What is a “hot” oil? This refers to cinnamon or cassia, which are similar to each other. Fun fact: most of the commercial cinnamon sold in stores is actually cassia because it is much cheaper and easier to source. Real cinnamon looks like bark, not the sticks we are most familiar with (that’s really cassia). Anyways, these can turn your skin red on contact and are spicy “hot” when consumed — especially in children, the elderly and those with sensitive skin. So you would want to try the “toothpick” method when adding them to food since a little goes a long way (i.e. dip a toothpick directly into the bottle and then swirl it around into the dish, taste and then add more as needed.) I have noticed myself that cassia essential oil is less hot and has a milder flavor than cinnamon essential oil. Thyme and oregano, believe it or not, are additional “hot” oils that require the toothpick method.
Moving on to the minty oils, such as peppermint and spearmint. Substitute one drop for one teaspoon of dried mint leaves or one tablespoon of fresh mint leaves. Tastes heavenly in chocolate dishes! You haven’t tasted real peppermint until you’ve had it like this! A word of caution if you are in your third trimester of pregnancy or nursing: avoid the minty oils because they can decrease lactation. As a side note, clary sage is not recommended in pregnancy either (first 37 weeks) because it can stimulate early contractions (but you wouldn’t cook with clary sage.) Otherwise, essential oils can actually be quite beneficial in pregnancy.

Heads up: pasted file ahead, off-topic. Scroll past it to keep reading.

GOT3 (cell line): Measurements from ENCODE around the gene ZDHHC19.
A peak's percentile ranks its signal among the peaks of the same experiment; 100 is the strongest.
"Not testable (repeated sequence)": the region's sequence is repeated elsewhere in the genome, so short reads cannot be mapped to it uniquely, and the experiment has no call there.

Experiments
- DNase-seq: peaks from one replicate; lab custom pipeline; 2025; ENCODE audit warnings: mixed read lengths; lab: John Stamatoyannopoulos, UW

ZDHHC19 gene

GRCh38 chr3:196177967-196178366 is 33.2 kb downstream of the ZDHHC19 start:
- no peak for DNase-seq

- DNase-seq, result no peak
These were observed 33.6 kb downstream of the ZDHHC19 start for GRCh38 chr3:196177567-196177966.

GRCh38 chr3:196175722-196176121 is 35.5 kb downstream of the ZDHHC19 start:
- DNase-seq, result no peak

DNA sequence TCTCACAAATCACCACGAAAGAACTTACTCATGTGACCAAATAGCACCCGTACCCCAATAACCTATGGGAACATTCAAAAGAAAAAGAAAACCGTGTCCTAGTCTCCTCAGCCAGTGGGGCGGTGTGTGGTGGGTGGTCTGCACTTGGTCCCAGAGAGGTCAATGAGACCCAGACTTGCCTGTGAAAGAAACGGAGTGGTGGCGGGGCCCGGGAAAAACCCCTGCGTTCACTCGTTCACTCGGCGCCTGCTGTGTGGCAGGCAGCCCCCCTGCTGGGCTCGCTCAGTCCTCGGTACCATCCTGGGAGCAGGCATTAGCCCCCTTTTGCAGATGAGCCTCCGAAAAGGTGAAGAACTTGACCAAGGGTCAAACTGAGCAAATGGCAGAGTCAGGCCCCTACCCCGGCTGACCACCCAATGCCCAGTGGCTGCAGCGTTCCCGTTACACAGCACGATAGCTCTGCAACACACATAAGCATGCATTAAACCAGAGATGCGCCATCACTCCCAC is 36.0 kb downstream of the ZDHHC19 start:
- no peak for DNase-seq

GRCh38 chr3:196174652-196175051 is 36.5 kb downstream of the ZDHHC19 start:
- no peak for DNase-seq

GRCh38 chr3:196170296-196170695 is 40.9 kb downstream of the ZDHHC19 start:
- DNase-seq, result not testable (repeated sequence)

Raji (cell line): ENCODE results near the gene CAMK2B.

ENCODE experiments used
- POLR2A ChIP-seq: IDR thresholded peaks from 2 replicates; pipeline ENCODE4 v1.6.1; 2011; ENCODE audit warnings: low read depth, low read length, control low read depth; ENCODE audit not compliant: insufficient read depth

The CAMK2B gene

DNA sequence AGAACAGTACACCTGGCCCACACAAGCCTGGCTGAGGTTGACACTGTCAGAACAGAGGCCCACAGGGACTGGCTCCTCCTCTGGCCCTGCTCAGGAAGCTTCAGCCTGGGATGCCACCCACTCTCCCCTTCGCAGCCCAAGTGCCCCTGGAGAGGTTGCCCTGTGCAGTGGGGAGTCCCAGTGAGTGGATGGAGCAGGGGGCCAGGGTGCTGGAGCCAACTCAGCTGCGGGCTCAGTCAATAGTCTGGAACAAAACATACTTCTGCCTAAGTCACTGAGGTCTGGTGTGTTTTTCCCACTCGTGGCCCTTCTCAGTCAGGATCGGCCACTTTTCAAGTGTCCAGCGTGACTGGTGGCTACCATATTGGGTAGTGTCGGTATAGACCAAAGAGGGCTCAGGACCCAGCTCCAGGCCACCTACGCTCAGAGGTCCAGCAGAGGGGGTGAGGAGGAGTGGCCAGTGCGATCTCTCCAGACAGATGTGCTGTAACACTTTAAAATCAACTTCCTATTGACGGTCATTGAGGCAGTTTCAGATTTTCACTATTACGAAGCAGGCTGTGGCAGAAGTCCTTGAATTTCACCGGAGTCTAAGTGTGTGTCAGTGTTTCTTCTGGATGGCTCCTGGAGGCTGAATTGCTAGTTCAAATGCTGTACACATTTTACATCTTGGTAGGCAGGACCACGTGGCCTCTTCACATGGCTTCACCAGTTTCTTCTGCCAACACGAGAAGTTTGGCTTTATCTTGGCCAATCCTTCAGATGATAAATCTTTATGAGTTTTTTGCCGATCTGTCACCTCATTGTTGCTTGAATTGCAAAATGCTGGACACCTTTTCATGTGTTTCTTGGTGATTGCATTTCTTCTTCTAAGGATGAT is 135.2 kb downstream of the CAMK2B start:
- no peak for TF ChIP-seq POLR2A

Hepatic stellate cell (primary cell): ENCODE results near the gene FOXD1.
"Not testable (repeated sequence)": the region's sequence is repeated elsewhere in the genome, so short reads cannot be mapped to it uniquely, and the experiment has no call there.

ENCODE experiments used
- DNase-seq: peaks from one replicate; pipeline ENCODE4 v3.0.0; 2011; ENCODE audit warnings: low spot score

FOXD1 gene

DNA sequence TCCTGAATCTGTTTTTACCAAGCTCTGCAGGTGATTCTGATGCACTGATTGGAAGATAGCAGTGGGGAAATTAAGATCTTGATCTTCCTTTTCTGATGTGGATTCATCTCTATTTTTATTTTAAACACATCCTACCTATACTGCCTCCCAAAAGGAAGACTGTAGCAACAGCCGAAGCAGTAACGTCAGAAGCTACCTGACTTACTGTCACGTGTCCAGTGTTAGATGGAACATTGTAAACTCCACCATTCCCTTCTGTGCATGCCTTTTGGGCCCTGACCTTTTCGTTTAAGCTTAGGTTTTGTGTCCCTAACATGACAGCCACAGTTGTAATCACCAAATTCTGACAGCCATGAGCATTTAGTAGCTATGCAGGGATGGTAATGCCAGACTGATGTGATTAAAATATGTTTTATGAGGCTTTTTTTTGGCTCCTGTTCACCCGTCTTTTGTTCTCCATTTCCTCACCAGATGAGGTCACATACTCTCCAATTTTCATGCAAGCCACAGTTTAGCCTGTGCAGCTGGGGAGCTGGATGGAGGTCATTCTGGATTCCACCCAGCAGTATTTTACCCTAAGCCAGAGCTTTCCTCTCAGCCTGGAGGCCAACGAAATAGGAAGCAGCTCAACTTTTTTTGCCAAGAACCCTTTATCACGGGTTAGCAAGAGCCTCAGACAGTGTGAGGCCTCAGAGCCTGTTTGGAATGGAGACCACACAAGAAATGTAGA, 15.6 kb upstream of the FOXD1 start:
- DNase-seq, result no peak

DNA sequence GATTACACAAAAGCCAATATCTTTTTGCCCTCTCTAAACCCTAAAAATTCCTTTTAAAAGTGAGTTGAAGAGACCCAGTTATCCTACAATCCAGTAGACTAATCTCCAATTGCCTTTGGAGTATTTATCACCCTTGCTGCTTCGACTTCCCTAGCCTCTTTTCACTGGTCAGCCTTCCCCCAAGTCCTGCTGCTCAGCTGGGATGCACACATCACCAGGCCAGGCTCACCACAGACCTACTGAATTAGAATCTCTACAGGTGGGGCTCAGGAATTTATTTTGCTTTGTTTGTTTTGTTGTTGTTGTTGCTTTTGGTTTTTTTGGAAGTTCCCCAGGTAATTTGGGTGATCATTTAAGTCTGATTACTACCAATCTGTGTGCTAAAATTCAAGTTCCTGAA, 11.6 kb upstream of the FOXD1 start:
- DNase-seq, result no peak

And then there are the common cooking herbs like basil, marjoram, cilantro, dill and rosemary. Remember, they are very concentrated sources of their herb counterparts so you are not going to need very much. For a very large pot of soup, one drop is all you are going to need. Promise! A good rule of thumb is to use one drop of oil for one to two teaspoons of dried spice or one to two tablespoons of fresh spice. If you think the oil is strong (for example, cilantro oil is very strong to me) or the recipe calls for less than a teaspoon of dried spice, then use the toothpick method.
Lastly, you can experiment with floral essential oils like lavender and geranium. I have made lavender lemonade that tastes divine! However, floral flavors are uncommon to the palate and you likely only want a hint of the flavor so be sure to use the toothpick method here.
If you have young children who are little helpers in the kitchen, use caution and keep your essential oils out of their reach and always put the lid back on when you’re done with them. Children typically have more sensitive skin than adults and they are more likely to experience skin sensitivities on contact. Usually, I dilute my essential oils in something like fractionated coconut oil when I am using them for therapeutic reasons on my children but I don’t always have a need to dilute them when cooking. However, remember that because essential oils are volatile, they do evaporate quickly. If you want to prevent that, you can mix them in some cooking oil (i.e. olive oil) prior to adding to your dish.
Another population that usually has more skin sensitivity issues are the elderly because as we age, our skin tends to become thinner. However, they also experience taste changes with age. So this could mean the flavor could be too strong for them or not very strong at all. There may be a bit of trial and error with this group.
Be adventurous and try something new! But be sure you are using pure essential oils that are safe to consume and you are using a bit of caution as stated above. Not all are created equal and certainly not all are safe to cook with since they are not regulated by any common organization to protect you from potentially harmful fillers.
For the past three years Jillian has focused on natural options that are safe and effective. Just over a year ago, she left her full-time career to focus solely on her entrepreneurial endeavors. Her passion is educating others to make better, healthier choices for themselves & their families.